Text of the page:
Another thing you must do is to convince him you can get him to move his feet, take the lead line and walk towards his hindquarters, swinging it around in a vertical circle nearest his hind end. If he does not disengage the hindquarters and move them away from you, then spank him on the hindquarters as you walk to them, he will move them. Now spanking is hindquarters with a soft cotton rope is not beating the horse, it is used to get his attention and soon enough when you raise the lead liine towards his hind quarters he will automatically dis engage them and turn them away from you. When a horse shows you his hindquarters when you approach them, not always but usually it is a sign of disrepect. You will want to teach the horse repect by making him move, stop and turn his feet. If you can control the feet if a horse you can control the horse. This is herd behavior... Watch a herd sometime, see the dominate horse back up to another horse pinning it's ears back and suggesting, if you do not move, I am going to kick you, if the horse moves he is submiting to the dominate horse and accepting his lower ank among the herd. If he does not move he will be kicked until he moves or fights back. So if one horse can control the feet of another horse then that horse who is in control is the domiate horse and is to be respected. You will become the dominate horse by controlling your horses feet.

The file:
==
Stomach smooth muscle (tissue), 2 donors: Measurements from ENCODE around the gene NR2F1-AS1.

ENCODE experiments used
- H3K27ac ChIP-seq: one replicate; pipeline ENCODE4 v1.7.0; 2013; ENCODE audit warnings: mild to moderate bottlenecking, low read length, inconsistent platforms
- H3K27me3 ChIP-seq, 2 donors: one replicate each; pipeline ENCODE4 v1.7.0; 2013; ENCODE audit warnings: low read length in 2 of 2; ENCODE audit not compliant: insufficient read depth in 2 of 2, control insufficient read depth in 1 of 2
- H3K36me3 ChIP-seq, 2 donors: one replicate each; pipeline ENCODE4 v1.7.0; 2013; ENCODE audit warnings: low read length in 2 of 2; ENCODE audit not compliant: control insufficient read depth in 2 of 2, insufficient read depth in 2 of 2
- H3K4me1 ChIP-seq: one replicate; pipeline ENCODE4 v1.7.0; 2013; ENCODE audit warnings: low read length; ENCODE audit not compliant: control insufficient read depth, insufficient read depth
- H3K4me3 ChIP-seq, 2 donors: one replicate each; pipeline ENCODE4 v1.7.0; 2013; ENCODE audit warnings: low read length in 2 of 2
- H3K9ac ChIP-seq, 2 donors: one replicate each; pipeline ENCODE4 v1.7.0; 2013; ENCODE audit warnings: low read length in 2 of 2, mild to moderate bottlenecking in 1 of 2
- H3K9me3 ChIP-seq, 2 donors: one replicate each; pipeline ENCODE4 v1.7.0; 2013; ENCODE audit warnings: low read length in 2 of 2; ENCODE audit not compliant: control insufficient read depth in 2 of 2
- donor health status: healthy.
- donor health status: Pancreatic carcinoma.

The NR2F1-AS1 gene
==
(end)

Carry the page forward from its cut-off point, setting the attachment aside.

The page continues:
Use only the necessary amount of pressure needed to accomplish each task, to much pressure will help confuse the horse hindering it's ability to find the right answer. When it finds the right answer release the pressure immediately.
Needless to say be loving him by rubbing you hands all over his body at each rest time and at each time you release the pressure.
One more thing, so I know you understand about appropriate pressure. When I train a horse to back up, I first say BACK and repeating it over and over again, if he does not back up, I add wiggling the lead line as I say back, this adds more pressure, if he does not back up still, I add swinging my training pole back and forth as well as wiggling the lead line and saying back, and so on and so on, it does not take long for the horse to start going back on the minimal pressure of saying BACK. One more thing, one of the ultimate things a horse can do showing repect is to back up when you tell him too. So add this exercise to your list of training regime.
Oh and before I forget, go get a smooth snaffle bit to train him in, Shank bits have a function but will mask problems, use the snaffle and teach him control in a more natural way. Get lateral flextion and you will be more easily be able to use the one rein stops. Do all this on the gound before you begin to do this on his back.